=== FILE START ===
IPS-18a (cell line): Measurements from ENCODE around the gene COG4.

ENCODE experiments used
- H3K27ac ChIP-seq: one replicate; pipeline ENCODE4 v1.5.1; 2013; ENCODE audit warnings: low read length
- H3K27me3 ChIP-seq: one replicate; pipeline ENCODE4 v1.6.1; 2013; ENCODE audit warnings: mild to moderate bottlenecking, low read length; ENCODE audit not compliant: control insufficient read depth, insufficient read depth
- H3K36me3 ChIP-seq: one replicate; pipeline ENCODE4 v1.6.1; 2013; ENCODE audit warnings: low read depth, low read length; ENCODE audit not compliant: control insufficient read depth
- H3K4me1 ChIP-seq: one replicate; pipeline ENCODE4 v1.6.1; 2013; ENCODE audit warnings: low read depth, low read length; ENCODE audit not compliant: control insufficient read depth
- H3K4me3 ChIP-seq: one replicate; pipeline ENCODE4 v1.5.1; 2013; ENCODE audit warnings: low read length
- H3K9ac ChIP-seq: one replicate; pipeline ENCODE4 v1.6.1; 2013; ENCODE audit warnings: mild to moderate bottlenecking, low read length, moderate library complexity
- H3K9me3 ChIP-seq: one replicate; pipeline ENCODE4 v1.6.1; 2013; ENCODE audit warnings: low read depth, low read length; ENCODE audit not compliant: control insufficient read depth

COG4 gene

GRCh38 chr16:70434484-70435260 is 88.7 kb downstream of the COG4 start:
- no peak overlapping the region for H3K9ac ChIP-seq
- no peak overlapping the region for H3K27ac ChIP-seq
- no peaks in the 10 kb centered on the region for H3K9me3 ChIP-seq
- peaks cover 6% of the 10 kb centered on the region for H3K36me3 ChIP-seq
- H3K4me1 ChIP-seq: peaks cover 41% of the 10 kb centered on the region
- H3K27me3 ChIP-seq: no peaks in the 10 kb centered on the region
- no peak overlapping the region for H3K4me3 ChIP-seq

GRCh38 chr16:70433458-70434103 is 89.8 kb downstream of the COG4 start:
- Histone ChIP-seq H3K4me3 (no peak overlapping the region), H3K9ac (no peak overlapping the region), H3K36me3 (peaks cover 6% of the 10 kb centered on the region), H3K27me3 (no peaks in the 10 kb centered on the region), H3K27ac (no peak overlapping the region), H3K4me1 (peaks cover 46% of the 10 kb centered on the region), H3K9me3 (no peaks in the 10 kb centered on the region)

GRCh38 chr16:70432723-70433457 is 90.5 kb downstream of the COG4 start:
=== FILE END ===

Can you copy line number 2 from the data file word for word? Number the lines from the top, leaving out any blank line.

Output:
ENCODE experiments used